The Schweikher House

By Will Bruder

(Con­tin­ued from page 1)

Pri­mal and cave-like the mass of this fea­tured ele­ment glows in the west light of the room’s floor-to-ceiling glazed doors. These doors frame a view to a raked gravel court­yard punc­tu­ated by a sin­gu­lar sculp­tural tree. A view to this land­scape ele­ment is shared by the pub­lic living/dining zone and sleep/dressing/bathing zone (with Japan­ese soak­ing tub and red­wood shower) to the west. The kitchen is at the joint between of the pub­lic and pri­vate realms and is washed morn­ing light.

Con­ceived as both home and stu­dio, the ‘T’ plan is com­pleted by the north­ern arm of the draft­ing stu­dio work­shop. This area offered a place for work and client meet­ings close to home.

Upon its com­ple­tion in 1938 the house was as a sim­ple and mod­est assem­blage of 2400 sq ft. In essence it is a three-room open plan struc­ture with beau­ti­ful spaces for liv­ing, sleep­ing and working.

A bal­anced com­po­si­tion of com­mon “Chicago sewer brick,” exotic first growth red­wood (unheard of at the time), Dou­glas fir and newly invented ply­wood planes; the house is an exquis­ite inven­tion in all respects.

Influ­enced by the think­ing of both the archi­tects George and Fred Keck and the inventor/visionary Buck­min­ster Fuller, whom he worked with the early 1930’s in Chicago, and dri­ven by the forced fru­gal­ity of the Depres­sion sur­round­ing its cre­ation, the house was respon­sive to solar ori­en­ta­tion, nat­ural ven­ti­la­tion, and a direct expres­sion of sus­tain­able build­ing strategies.

At the end of World War II as the cover story of the May 1947 Archi­tec­tural Forum mag­a­zine (with pho­tog­ra­phy by Hedrich Bless­ing stu­dios), the house had already served the cou­ple for nearly a decade. Sur­rounded by a matur­ing land­scape that was designed and over­seen by the noted Mid­west­ern land­scape archi­tect Franz Lipp, a series of addi­tions were made in 1948–50 to accom­mo­date the birth of Paul Schweikher Jr. and the space needs of Schweikher’s grow­ing pro­fes­sional studio.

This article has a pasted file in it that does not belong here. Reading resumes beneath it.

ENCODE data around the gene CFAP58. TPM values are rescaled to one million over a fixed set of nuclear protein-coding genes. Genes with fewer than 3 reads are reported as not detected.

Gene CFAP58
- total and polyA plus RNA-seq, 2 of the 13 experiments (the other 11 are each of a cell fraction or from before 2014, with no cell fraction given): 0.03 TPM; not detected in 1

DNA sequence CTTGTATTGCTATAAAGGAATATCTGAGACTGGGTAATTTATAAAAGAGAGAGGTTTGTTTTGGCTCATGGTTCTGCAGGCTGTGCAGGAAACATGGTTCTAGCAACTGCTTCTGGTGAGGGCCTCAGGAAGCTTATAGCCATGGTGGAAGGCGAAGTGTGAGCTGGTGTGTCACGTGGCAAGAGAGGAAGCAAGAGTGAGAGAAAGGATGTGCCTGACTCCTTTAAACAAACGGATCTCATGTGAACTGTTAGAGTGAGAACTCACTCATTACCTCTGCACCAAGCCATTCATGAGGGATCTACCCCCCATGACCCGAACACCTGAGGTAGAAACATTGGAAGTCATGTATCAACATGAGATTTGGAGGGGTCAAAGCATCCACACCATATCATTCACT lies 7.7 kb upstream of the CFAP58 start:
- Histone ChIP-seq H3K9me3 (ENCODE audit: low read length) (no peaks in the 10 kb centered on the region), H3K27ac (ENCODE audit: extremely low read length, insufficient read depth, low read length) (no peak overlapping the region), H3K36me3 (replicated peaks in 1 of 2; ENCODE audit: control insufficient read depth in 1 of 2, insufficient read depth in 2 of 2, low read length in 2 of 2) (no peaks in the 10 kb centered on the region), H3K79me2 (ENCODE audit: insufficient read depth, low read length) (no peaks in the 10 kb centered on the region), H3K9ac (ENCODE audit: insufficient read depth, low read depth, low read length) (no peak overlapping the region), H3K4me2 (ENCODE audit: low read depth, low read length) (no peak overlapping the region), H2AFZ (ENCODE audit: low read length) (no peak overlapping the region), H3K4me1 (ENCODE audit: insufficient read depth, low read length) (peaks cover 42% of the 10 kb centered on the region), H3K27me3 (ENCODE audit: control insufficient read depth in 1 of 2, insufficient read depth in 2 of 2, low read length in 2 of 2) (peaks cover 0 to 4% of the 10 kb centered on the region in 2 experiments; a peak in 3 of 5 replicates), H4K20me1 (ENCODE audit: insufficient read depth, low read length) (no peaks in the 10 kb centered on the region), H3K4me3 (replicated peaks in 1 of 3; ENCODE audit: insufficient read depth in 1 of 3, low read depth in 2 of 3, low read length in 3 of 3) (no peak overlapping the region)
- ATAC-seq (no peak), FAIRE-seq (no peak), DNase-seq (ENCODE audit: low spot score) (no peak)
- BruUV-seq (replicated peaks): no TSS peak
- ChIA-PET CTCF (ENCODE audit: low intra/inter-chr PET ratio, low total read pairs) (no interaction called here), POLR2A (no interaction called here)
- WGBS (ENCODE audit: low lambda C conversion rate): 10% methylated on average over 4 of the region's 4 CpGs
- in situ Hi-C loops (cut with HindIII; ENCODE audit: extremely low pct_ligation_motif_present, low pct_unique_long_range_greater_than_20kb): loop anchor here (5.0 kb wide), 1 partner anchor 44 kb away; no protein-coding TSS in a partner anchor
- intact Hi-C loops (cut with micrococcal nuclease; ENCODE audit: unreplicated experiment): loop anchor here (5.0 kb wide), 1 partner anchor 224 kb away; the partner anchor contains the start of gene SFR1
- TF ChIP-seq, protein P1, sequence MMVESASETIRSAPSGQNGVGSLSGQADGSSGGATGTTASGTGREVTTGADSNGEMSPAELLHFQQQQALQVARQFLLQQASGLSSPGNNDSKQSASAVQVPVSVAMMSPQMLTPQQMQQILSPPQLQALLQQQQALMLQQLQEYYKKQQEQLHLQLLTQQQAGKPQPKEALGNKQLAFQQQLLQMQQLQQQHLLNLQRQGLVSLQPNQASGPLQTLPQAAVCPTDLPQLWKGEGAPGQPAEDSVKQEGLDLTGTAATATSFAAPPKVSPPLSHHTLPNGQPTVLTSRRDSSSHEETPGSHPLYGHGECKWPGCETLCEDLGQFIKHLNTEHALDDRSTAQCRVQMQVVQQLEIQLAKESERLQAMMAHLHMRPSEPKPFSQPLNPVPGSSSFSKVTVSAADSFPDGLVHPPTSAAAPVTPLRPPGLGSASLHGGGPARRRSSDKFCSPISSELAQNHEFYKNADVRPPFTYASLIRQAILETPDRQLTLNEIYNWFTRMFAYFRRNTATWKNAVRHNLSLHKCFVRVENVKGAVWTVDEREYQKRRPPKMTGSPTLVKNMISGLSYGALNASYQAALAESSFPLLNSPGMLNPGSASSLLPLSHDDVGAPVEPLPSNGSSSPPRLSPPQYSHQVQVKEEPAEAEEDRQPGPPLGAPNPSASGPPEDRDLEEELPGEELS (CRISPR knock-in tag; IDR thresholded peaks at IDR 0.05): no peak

The bed­room suite for Paul Jr. is inserted in the south­ern por­tion of the ‘T’ near the mas­ter bed­room. North of the exist­ing stu­dio a can­tilevered con­fer­ence room with the unex­pected ceil­ing height of 6’3″ plays against the full north fac­ing glazed aper­ture that over­looks Salt Creek. A small appren­tice apart­ment is tucked beneath. The low wood clad garage model work­shop lies to the west cre­at­ing addi­tional clo­sure to the auto-court area while main­tain­ing the sequence of dis­cov­ery and expec­ta­tion of the homes orig­i­nal 1937 site condition.

Each inter­ven­tion reflects Schweikher’s sense of scale and pro­por­tion, while sug­gest­ing a sim­pler atti­tude about struc­tural expres­sion and a more min­i­mal­ist use of the orig­i­nal palette of red­wood, brick and glass. The result is a con­vinc­ing har­mony that does not mimic the orig­i­nal but enhances the qual­ity of the whole.

In 1953 the Schweikher fam­ily moved from Illi­nois to Con­necti­cut when Paul took the posi­tion of Chair­man of the Yale School of Archi­tec­ture (1953–57). It was indeed for­tu­itous for the house and for us that Martyl and Alexan­der Langs­dorf became its next res­i­dents. Their lov­ing and respect­ful occu­pa­tion spans nearly sixty years. Now the wor­thy and gen­er­ous vision of the Vil­lage of Schaum­berg allows this trea­sure of time­less archi­tec­tural value to be expe­ri­enced, enjoyed and learned from by all. Its lessons are many; the expe­ri­ence of its poetic and prag­matic real­ity will give all who visit a new and dif­fer­ent engage­ment with the world we have inherited.

Today, the Schweikher House is noth­ing short of an archi­tec­tural jewel in the sub­urb of Schaum­burg. Vir­tu­ally hid­den off a wooded stretch of Meacham Road, this Prairie-styled mod­ern mas­ter­piece is tucked away down a wind­ing gravel driveway.

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